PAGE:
If the S ever hits the fan, obviously cleaning house is not going to be your immediate concern, survival is. However, for continued comfort and health it is something that will need to be taken care of. How can you keep your house and family clean in a worst case scenario?
If your house has wall to wall carpeting and there’s no power, it’s mighty hard to vacuum with no electricity. Using a generator can be loud, it will call attention to yourself, and it can be a waste of resources. Instead, try sweeping the carpet with a broom. A rubber bristle broom such as the Bissell ARRGH Pet Hair Broom should work or use a carpet sweeper, such at the Bissell Swift Sweep Sweeper. Both will work well on carpet to clean up surface dirt and pet hair. To neutralize odors from pets, accidents, and spills, use baking soda. Sprinkle liberally over the carpet and let it set overnight or as long as possible, then sweep up with your sweeper. As a word of caution, damp baking soda may be hard to remove from carpet fibers so if you live in a humid climate, you may want to mist your carpets with vinegar instead of using baking soda.
For area rugs, bathroom rugs, or kitchen rugs take them outside and hang them over a sturdy clothes line or from a tree. Beat them with a tennis racket, baseball bat, or even a sturdy piece of wood. Be sure to have a cloth over your mouth and nose to avoid breathing in any of the dust and dirt you are trying to get out of the rugs. Again, to remove smells you can sprinkle on baking soda or spray with vinegar. Both are great at neutralizing acid based odors. By the way, this is also a great exercise and a great way to relieve some stress. If you let your kids do it, they get to burn some excess energy as well.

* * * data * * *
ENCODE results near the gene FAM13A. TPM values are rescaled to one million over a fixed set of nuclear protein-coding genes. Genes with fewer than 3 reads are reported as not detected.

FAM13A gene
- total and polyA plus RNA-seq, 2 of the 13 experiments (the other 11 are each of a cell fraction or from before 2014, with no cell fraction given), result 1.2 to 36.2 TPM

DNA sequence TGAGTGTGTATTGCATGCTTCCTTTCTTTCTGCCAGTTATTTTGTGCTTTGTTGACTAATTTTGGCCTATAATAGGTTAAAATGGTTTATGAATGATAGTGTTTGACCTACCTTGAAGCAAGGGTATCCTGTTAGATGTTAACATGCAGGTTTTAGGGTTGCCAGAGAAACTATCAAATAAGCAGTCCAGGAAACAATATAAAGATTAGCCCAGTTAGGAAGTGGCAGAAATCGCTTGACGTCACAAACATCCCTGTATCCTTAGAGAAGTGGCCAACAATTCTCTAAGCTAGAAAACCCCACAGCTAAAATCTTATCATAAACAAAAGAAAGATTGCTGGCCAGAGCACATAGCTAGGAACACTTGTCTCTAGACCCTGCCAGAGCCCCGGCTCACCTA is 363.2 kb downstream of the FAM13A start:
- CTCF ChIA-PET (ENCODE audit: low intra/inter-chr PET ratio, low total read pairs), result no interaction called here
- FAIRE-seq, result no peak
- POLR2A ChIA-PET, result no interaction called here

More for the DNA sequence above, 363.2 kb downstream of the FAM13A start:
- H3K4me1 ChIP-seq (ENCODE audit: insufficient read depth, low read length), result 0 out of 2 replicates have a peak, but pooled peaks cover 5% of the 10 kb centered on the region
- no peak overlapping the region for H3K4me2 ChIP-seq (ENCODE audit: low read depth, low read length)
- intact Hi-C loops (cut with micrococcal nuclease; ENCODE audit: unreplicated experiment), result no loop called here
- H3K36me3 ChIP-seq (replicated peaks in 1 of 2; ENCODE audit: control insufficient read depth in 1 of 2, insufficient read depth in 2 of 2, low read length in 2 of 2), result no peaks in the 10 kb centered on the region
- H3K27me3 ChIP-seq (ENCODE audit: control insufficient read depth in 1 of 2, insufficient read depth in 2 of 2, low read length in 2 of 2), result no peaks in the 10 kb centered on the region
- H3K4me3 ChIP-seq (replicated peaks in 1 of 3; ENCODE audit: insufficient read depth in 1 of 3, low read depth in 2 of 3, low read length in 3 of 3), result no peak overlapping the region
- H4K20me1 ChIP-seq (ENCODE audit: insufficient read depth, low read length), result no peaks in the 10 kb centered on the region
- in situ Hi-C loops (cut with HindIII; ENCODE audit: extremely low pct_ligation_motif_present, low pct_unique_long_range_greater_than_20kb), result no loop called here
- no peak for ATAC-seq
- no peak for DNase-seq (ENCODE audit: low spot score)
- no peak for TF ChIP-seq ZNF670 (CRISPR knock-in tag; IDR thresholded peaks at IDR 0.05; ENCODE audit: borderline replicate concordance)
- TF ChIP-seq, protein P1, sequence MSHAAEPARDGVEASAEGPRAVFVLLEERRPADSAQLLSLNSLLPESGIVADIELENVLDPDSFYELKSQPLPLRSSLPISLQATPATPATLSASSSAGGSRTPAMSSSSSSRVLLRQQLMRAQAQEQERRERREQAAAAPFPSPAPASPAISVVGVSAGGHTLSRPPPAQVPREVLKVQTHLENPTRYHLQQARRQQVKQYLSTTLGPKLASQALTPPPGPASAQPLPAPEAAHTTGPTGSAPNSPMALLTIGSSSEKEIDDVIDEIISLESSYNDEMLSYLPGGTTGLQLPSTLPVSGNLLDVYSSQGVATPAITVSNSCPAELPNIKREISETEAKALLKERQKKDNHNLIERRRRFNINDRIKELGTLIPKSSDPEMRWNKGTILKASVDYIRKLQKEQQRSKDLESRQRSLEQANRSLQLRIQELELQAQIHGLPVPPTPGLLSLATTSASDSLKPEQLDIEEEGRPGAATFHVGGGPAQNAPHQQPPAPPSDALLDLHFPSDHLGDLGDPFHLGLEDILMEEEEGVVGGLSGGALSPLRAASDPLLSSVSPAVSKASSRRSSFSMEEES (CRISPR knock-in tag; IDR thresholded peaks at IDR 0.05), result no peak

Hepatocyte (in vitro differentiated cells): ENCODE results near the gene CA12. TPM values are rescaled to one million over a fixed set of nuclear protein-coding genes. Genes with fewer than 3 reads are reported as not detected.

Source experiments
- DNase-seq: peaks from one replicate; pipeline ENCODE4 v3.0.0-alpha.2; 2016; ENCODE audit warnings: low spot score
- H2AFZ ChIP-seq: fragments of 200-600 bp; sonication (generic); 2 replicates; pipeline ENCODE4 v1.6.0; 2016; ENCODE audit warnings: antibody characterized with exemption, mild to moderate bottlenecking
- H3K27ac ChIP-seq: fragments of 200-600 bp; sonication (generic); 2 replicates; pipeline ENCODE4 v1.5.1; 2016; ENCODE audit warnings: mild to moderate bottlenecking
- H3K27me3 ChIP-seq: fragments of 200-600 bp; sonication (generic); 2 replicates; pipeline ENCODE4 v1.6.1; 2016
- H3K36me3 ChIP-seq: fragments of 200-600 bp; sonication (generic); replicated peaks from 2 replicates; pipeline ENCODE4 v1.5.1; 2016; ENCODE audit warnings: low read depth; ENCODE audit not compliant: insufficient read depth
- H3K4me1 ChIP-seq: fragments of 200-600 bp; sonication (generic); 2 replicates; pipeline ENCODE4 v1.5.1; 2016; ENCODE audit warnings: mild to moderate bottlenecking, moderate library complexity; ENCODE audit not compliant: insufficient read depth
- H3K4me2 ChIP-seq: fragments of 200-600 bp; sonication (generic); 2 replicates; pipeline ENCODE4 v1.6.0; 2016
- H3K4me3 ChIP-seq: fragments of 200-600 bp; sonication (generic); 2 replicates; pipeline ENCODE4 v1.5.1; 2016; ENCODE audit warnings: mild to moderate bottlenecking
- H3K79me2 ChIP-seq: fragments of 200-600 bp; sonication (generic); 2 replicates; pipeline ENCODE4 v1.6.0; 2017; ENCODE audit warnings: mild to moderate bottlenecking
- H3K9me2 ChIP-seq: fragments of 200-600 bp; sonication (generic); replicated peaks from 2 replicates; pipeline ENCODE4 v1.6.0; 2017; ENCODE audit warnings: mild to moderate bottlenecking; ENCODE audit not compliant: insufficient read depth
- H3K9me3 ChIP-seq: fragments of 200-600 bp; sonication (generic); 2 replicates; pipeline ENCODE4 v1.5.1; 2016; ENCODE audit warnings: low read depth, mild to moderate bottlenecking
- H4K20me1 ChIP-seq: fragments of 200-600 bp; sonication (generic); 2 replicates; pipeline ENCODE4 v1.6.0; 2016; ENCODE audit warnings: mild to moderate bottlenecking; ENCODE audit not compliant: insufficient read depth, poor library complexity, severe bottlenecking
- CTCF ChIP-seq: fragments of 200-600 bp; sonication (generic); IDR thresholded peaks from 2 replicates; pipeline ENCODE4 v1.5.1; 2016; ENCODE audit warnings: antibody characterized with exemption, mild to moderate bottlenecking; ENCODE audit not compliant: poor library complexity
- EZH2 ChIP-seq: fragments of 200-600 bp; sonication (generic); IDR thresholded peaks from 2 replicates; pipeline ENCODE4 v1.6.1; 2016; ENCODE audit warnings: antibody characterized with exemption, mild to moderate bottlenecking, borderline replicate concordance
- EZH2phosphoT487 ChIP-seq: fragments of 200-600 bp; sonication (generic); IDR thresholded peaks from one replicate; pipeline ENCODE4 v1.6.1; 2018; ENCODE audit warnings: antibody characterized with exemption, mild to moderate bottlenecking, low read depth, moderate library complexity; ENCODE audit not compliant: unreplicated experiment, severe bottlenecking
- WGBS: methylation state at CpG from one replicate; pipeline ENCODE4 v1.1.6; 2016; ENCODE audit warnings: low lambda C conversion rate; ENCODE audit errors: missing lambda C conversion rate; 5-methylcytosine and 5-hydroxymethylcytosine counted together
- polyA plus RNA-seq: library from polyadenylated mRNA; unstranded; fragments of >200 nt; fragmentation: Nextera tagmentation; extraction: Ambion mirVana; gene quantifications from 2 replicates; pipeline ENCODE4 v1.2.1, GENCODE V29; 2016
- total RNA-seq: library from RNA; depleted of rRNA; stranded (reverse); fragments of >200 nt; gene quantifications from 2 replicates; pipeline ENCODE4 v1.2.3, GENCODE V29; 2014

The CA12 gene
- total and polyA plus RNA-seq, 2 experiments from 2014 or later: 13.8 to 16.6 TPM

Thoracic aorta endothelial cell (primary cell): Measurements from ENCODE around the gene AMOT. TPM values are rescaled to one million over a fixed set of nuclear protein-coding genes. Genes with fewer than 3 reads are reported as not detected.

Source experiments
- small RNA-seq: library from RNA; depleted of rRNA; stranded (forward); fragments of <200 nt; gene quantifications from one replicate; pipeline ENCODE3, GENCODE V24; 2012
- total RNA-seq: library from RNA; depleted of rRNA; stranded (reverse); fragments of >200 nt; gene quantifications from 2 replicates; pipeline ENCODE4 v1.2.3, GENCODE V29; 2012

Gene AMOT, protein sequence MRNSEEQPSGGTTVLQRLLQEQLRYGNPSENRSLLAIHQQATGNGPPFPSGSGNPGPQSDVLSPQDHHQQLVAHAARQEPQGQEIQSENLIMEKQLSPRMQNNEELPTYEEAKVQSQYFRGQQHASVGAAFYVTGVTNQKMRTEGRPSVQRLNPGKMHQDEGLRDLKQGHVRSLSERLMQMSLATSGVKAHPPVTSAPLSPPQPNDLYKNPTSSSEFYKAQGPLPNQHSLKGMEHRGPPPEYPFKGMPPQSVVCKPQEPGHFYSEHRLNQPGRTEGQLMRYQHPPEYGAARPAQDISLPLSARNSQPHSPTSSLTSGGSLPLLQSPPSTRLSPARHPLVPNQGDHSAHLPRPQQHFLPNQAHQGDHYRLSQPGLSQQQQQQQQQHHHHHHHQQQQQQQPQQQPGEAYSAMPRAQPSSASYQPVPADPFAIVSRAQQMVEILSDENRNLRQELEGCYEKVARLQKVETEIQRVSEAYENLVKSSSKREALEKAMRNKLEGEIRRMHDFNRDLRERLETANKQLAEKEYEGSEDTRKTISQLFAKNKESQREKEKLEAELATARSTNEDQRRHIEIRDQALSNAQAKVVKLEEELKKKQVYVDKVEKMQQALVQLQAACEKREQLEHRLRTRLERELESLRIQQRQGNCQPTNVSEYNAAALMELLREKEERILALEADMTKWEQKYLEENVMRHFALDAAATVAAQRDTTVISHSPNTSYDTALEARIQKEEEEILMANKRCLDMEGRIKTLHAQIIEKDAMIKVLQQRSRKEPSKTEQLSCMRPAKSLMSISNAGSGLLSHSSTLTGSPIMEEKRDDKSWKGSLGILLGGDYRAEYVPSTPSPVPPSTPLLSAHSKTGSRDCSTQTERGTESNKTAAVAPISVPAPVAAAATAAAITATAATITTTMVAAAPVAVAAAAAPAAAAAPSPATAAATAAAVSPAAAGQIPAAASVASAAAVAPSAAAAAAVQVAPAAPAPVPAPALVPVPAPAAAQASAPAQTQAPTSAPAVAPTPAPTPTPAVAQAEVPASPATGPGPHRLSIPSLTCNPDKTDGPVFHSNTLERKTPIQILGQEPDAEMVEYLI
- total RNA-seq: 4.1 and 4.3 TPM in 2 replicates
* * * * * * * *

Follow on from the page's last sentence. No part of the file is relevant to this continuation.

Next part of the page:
Bedding, and Curtains:
Sheets and curtains can be washed the same way but won’t go through a wringer very well. But this is a great way to get the kids to help. Let them twist the sheets to get as much water out as possible. Of course getting them to keep them out of the mud could prove to be an exercise in patience all of it’s own. If it’s warm and dry outside, hang your clothes to dry. If it’s cold and/or rainy, use drying racks or shower curtain rods.
Of course, keeping clothes clean in the first place helps cut down on laundry. There’s a reason why aprons and pinafores were so popular in days gone by! Use an apron to cover your clothes while cooking and cleaning. It’s easier to wash an apron that an entire outfit. Have a set of clothes for inside that can be worn a few times before being washed and a set of coveralls for outside work.
Washing dishes would be similar to washing your clothes. Fill one bucket or side of the sink about half full with very warm water and let the dishes soak a bit, wash, then rinse. A bit of vinegar in your rinse water will cut down on soap suds for both clothes and dishes.
These are just a few suggestions. Of course, trying to do them for the first time in an emergency could prove to be very frustrating. Practice these things before an emergency, and you will be more prepared to handle them when things aren’t going so well.
Guest post by Kimber.